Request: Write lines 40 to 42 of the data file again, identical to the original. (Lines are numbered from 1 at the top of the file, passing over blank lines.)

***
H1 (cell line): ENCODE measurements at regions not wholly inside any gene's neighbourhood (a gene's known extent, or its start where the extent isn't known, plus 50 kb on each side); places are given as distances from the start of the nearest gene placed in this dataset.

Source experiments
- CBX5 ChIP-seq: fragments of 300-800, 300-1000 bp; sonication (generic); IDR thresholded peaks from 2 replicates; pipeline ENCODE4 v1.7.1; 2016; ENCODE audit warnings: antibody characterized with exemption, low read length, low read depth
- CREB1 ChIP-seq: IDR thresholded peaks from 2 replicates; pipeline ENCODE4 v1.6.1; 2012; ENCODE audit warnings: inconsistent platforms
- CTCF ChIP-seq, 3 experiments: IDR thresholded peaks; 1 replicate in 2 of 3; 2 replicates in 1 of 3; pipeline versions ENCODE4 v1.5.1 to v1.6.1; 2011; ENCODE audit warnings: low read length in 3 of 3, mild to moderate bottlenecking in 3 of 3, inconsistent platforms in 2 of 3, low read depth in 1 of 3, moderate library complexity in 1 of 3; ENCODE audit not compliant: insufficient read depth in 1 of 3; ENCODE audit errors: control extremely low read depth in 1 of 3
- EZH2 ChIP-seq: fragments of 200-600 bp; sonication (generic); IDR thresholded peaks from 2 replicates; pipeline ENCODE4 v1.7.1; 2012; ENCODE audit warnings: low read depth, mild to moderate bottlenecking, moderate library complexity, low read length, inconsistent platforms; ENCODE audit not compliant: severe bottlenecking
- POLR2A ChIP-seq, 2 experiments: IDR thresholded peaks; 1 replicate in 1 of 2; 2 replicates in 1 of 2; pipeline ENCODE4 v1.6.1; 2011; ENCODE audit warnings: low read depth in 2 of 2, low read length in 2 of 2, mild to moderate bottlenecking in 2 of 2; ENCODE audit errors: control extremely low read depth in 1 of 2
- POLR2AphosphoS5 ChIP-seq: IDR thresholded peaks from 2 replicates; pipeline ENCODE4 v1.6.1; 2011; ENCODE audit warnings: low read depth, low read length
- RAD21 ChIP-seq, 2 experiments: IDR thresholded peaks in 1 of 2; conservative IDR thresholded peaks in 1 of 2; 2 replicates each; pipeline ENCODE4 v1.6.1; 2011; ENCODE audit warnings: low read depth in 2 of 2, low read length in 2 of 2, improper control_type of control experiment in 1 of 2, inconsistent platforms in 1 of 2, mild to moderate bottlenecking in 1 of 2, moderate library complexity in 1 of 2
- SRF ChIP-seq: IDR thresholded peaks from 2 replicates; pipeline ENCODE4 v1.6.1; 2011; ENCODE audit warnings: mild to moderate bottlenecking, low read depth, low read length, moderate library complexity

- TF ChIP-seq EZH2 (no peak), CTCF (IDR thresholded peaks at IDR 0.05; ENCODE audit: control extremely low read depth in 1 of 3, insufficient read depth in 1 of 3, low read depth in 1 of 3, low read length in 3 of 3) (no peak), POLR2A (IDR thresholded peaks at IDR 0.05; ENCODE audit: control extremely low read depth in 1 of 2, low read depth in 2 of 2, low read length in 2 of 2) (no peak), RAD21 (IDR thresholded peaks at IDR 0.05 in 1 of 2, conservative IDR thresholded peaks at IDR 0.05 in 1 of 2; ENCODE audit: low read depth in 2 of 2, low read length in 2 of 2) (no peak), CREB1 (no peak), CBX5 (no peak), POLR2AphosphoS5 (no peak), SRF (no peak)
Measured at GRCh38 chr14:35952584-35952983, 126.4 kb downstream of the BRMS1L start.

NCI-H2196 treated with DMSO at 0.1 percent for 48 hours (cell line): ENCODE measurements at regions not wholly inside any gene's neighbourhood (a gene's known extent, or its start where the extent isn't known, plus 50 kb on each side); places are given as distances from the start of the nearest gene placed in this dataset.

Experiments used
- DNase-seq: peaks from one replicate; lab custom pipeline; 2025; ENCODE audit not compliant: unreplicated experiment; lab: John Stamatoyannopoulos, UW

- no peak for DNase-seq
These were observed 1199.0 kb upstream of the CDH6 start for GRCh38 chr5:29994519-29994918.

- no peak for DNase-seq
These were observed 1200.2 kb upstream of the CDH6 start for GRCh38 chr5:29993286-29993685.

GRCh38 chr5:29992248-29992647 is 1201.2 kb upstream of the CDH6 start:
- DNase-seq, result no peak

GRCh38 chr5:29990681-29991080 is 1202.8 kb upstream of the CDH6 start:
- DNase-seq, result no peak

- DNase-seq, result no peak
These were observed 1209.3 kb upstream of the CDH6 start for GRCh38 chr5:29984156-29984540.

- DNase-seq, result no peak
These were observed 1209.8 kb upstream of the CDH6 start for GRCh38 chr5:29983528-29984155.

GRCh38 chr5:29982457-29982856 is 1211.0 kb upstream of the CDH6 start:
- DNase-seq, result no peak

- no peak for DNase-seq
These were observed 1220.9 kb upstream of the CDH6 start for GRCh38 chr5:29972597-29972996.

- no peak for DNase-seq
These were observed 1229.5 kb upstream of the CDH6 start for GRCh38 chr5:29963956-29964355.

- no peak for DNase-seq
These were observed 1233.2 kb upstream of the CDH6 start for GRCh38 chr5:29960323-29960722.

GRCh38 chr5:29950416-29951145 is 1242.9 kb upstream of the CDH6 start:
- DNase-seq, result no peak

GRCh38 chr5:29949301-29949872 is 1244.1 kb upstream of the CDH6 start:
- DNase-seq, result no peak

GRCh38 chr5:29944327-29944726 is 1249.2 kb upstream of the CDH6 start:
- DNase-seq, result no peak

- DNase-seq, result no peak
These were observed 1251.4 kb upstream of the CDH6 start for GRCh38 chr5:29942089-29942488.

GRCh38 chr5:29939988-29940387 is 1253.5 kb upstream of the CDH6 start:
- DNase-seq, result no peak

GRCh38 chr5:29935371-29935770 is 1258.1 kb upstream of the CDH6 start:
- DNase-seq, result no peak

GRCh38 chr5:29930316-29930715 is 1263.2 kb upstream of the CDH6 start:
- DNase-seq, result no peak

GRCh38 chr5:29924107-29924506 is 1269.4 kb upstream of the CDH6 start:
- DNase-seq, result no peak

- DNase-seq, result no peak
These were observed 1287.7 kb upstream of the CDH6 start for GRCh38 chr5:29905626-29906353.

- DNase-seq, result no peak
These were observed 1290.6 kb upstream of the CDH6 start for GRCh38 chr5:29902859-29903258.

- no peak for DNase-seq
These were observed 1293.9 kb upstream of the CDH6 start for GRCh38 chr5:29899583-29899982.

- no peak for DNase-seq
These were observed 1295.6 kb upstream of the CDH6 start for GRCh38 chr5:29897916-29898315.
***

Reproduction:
GRCh38 chr5:29944327-29944726 is 1249.2 kb upstream of the CDH6 start:
- DNase-seq, result no peak

- DNase-seq, result no peak